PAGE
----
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Selection blunders cost India the World Cup

There was no doubt that Team India was the hot favorite to win the ICC World Cup 2019 but the Blacks Caps had other ideas as their new bowlers ripped through the fancied Indian top order to set up an upset in the first semi-final match at Manchester.

Courtesy of the rich form of Rohit Sharma and skipper Virat Kohli, India dominated the league stage, winning seven out of the eight matches, to top the points table of the ICC World Cup 2019. Although the team was doing well, there were plenty of questions on the middle order, which looked very unsettled.

The semi-final match against the Kiwis saw the fears of the Indian team and its supporters come true as it happened to be one of those rare days in the tournament when the duo of Rohit Sharma and Virat Kohli failed to make a mark. The middle order simply did not have the big names to give any sort of hopes of making a comeback in the match. Certainly, lots of fans who put their money on India will be disappointed but there is plenty of cricketing action going ahead if you are a betting freak, one of them is right here at Fanduel welcome offer, using which you can access a sportsbook to wager on a whole range of sports and events.

Virat Kohli and the team management need to work on their team selection strategies. Photo courtesy of Anand Anil/

Now coming back to the India vs New Zealand World Cup 2019 Semi Final It’s another thing that Ravindra Jadeja, batting lower down the order, swung his bat around to almost pull off a miracle alongside MS Dhoni, who quietly played the anchor’s role. The problem for India right through the tournament was an inexperienced middle order, which usually wasn’t the case in its cricketing history. Perhaps for the first time, Team India lacked proper middle order batsmen who could score a century on their day.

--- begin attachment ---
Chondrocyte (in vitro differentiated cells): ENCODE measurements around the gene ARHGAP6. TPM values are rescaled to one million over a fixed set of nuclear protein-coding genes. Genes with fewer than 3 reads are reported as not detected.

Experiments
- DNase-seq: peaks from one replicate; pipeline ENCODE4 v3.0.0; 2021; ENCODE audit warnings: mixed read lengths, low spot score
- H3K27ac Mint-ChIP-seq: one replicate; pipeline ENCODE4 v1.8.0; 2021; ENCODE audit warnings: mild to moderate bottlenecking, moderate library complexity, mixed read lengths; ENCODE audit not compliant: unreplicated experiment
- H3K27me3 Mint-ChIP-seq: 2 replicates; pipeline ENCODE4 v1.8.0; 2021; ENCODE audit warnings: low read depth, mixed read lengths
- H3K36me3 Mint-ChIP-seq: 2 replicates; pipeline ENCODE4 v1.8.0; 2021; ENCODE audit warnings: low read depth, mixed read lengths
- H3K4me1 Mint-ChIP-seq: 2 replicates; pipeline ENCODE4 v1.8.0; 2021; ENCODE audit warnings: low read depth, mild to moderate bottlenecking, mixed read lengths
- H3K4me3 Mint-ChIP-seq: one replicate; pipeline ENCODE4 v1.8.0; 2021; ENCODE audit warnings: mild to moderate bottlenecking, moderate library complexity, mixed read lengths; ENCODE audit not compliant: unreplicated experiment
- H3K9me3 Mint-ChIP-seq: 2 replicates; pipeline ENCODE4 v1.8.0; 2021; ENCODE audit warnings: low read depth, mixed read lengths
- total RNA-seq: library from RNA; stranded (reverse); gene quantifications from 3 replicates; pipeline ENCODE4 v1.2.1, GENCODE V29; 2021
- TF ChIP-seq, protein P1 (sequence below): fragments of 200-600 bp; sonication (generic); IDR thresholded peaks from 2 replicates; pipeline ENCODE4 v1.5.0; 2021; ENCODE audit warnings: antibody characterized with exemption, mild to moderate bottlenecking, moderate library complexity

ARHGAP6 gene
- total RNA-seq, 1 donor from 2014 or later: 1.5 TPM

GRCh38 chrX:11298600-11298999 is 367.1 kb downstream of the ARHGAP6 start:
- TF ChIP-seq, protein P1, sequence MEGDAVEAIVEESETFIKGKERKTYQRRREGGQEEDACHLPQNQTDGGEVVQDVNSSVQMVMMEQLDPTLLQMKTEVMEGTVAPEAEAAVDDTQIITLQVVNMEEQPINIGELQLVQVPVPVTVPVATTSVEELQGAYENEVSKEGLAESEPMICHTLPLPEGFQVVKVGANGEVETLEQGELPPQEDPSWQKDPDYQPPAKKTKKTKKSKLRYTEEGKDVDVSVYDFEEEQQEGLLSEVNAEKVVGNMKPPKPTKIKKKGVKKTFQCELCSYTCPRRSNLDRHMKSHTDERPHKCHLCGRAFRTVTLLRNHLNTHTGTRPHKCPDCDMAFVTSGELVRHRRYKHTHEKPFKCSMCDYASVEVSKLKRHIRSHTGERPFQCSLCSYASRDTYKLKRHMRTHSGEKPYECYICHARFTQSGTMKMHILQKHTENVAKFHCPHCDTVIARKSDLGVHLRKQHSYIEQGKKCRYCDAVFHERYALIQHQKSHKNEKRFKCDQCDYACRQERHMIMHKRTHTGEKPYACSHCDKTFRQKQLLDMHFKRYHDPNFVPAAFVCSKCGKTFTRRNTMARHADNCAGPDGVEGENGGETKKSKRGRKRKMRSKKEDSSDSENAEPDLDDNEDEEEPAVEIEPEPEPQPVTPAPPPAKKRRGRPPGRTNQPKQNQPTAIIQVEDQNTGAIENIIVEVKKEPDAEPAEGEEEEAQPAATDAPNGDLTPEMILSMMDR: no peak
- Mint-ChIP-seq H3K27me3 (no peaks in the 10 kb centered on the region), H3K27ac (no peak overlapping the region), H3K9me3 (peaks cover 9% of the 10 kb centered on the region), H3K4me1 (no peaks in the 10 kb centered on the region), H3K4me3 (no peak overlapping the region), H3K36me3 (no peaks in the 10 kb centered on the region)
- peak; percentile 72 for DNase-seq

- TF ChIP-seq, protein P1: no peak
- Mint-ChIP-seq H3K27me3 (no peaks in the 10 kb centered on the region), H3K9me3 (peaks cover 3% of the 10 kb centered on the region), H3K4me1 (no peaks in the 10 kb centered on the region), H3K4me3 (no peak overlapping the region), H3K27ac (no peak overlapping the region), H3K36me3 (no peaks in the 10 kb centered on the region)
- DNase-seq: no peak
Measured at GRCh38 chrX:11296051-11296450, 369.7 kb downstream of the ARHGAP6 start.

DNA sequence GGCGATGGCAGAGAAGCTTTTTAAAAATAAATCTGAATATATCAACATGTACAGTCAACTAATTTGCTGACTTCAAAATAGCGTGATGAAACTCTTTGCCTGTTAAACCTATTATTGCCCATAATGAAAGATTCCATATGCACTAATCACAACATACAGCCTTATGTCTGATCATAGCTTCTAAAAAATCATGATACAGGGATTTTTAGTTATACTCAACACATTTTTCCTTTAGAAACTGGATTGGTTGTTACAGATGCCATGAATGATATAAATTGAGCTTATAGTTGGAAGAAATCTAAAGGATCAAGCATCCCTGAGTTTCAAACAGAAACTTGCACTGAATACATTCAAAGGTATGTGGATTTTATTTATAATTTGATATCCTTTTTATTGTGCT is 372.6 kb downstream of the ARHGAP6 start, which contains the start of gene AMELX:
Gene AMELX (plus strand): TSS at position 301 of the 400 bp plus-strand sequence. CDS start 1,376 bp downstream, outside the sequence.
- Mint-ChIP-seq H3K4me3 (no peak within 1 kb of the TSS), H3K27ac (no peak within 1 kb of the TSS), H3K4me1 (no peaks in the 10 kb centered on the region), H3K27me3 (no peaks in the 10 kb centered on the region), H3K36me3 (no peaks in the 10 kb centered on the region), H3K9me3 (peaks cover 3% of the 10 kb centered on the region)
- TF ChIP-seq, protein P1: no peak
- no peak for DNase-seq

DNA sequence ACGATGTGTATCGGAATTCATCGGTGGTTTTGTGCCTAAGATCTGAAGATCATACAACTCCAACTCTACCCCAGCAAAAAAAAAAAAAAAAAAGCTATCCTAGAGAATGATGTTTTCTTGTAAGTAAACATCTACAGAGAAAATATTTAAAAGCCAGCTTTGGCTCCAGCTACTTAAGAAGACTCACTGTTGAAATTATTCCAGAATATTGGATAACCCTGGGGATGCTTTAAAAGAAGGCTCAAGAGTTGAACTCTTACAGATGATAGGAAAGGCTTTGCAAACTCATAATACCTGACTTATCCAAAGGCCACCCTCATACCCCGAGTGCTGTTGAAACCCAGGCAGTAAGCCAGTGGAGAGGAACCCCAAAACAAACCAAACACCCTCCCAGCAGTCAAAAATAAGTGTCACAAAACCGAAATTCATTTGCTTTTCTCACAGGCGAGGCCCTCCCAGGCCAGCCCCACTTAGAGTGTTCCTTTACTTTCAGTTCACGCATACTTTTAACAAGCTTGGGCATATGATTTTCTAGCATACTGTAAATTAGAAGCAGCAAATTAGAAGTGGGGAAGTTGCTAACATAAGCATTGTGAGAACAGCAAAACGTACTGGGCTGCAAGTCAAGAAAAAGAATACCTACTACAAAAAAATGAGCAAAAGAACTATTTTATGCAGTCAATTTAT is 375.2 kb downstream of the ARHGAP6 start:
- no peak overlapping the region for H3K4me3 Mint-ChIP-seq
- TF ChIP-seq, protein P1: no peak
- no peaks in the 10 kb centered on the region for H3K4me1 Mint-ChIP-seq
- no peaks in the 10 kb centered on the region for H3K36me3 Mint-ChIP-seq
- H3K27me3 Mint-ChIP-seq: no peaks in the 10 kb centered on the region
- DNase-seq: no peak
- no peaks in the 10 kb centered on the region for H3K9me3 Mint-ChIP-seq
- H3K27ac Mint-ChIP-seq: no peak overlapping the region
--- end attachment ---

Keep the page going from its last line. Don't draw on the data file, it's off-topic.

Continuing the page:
Rishabh Pant and Hardik Pandya are best suited to come in the lower middle order. It was shocking to see these dangerous hitters exposed so early in the middle with three or four wickets down for nothing. Instead, MS Dhoni with all the experience in the world, with more than 10,000 runs in ODIs was sitting in the dressing room rather coming in at no.4. And when he did come out in the middle, the match was as good as over and nobody could have blamed him from that point with the writing on the wall.

The selectors before the World Cup had missed out on a trick in not considering the likes of Shreyas Iyer, Ambati Rayudu, Manish Pandey, Ajinkya Rahane, Prithvi Shaw and even the highly experienced Suresh Raina, who could have been better choices. An emerging player like Vijay Shankar was picked as a replacement for the injured Shikhar Dhawan and asked to bat at no.4, literally asking him to play out of his skin.

Kedar Jadhav has just been playing a few promising knocks here and there but wasn’t someone you can rely on. On the other hand, Dinesh Karthik had been picked based on a few crucial cameos he played in the past and not quite the big knocks that are needed for a batsman. India certainly missed a couple of solid batsmen in the middle order at no.4 and no.5 and that hurt them very badly when it mattered the most.

Another selection blunder came from the team management, which includes Virat Kohli, that of dropping Mohammed Shami, the man who took a hat-trick to save India’s blushes against Afghanistan. Had Mohammed Shami played in the semi-final, India could have sustained pressure on the Kiwi batsmen with his pace and bounce, while not letting them off the hook. Shami could have been played instead of Dinesh Karthik and its only a puzzle that he was overlooked when he had been steaming in and bowling beautifully except for that one insignificant match against the Lankans where he was taken to the cleaners towards the end.

Hopefully, the team management and selectors apply their minds better going forward to win matches consistently.

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